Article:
The disease is transmitted to an uninfected human who scratches the bite and rubs the feces into the wound. Incubation period is one to two weeks. R. prowazekii can remain viable and virulent in the dried feces for many days. The disease will kill the louse and it will remain viable for many weeks in the dead louse.  Endemic typhus is, usually transmitted to humans by the rat flea, Xenopsylla cheopis. In the United States, R. prowazekii has also been found in a sylvatic cycle involving flying squirrels and their ectoparasites

    The onset of epidemic typhus is often sudden. The symptoms set in quickly, and are among the most severe of the typhus family. They include severe headache, a sustained high fever, cough, rash, severe muscle pain, chills, falling blood pressure, stupor, sensitivity to light, and delirium, prostration and myalgia. A rash begins on the chest about five days after the fever appears, and spreads to the trunk and extremities but does not reach the palms and soles. The infection is treated with antibiotics. Intravenous fluids and oxygen may be needed to stabilize the patient. The mortality rate is 10% to 60%, but is vastly lower if antibiotics are used early. Typhus is usually exanthematic, and a careful clinical examination will find a rash in more than half of the cases. The typhus exanthema is frequently purpuric and is observed even on dark skin in 33% of cases. As the disease progresses, the rash usually becomes dark and maculopapular or, in severe cases, petechial and hemorrhagic. Splenomegaly, hypotension, nausea, vomiting and confusion may also be seen. The fever lasts approximately 2 weeks. In seriously ill patients, vascular collapse, renal insufficiency, ecchymosis with gangrene, the other typical symptoms are neurological signs including seizures, coma, and mental confusion.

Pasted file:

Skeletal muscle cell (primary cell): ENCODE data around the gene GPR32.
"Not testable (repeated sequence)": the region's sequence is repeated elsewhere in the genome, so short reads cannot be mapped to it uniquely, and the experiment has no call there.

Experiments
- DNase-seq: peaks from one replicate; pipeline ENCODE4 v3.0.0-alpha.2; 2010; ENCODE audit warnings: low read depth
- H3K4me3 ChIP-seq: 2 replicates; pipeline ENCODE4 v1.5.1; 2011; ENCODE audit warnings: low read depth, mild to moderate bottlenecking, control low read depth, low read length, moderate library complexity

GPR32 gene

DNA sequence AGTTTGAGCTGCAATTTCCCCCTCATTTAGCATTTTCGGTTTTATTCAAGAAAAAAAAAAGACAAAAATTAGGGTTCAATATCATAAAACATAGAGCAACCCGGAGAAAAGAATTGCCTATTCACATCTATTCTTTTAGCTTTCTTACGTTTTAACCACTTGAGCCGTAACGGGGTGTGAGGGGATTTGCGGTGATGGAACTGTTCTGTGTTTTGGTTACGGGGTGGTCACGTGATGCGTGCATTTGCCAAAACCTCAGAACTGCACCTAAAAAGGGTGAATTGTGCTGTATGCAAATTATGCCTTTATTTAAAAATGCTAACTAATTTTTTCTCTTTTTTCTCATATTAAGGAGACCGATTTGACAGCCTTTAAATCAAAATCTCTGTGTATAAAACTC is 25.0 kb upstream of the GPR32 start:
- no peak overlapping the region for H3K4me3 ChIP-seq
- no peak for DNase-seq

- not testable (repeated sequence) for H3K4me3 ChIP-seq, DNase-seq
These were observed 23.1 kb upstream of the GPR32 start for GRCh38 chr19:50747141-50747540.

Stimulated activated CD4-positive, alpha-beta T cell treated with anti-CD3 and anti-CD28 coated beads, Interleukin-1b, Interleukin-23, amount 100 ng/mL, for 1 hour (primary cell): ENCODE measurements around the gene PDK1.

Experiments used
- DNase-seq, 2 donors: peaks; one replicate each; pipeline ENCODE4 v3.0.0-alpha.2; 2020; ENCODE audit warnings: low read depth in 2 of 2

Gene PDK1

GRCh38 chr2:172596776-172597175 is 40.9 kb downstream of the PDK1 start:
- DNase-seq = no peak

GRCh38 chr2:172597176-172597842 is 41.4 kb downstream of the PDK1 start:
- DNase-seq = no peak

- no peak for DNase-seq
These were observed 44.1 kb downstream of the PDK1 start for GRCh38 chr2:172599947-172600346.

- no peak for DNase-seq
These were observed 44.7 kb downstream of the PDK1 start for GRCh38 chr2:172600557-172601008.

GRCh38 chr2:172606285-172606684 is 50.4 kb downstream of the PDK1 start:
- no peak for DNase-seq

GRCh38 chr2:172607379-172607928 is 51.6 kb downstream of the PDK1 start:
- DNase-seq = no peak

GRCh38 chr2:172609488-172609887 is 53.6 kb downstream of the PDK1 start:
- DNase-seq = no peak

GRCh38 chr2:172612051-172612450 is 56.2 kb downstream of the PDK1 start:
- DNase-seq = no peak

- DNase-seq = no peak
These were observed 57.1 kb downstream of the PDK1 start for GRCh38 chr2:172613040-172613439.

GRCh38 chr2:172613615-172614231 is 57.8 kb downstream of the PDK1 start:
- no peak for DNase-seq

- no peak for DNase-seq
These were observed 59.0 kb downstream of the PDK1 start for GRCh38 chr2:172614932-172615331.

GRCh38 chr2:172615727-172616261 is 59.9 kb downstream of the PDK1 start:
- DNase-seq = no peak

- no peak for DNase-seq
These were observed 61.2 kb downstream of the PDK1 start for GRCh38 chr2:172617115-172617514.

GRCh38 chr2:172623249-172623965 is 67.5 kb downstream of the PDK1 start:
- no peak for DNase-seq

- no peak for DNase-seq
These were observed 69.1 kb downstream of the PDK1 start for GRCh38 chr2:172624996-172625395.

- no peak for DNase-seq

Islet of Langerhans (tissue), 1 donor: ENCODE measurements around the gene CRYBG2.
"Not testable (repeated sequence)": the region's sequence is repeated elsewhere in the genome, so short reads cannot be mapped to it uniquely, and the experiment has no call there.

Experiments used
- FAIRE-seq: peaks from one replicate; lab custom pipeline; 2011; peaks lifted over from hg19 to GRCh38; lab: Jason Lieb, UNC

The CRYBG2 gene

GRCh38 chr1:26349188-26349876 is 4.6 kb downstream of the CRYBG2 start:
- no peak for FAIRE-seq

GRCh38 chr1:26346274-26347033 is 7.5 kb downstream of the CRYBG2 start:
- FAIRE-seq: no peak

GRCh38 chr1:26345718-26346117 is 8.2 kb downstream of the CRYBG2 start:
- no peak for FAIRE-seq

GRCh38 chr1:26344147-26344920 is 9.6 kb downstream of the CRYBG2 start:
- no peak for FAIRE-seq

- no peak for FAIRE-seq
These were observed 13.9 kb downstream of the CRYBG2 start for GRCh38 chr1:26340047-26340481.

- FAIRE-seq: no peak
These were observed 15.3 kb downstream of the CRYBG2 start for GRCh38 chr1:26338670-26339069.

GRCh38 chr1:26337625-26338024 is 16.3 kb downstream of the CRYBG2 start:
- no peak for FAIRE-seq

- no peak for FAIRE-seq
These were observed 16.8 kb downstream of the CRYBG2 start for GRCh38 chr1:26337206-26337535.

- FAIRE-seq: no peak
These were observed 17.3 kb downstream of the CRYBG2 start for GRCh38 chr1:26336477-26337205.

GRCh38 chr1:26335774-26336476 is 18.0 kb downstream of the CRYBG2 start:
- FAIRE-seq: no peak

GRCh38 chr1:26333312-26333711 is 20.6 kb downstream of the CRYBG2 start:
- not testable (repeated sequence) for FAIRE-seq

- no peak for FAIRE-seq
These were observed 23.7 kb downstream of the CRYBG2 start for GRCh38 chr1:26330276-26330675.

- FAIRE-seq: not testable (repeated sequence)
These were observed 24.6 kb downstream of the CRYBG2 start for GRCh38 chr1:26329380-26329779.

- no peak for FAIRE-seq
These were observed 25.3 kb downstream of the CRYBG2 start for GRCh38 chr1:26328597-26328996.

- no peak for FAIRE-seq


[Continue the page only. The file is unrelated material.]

The first major step in the development of the vaccine was Charles Nicolle’s 1909 discovery that lice were the vectors for epidemic typhus. This made it possible to isolate the bacteria causing the disease and develop a vaccine. Delousing is critical to typhus prevention. The treatment for typhus is simple and inexpensive: a single dose of 200 mg of doxycycline provides cure. A safer, mass-production-ready method was determined by Herald R. Cox in 1938, involving egg yolk, and this was tested and put into heavy use by 1943.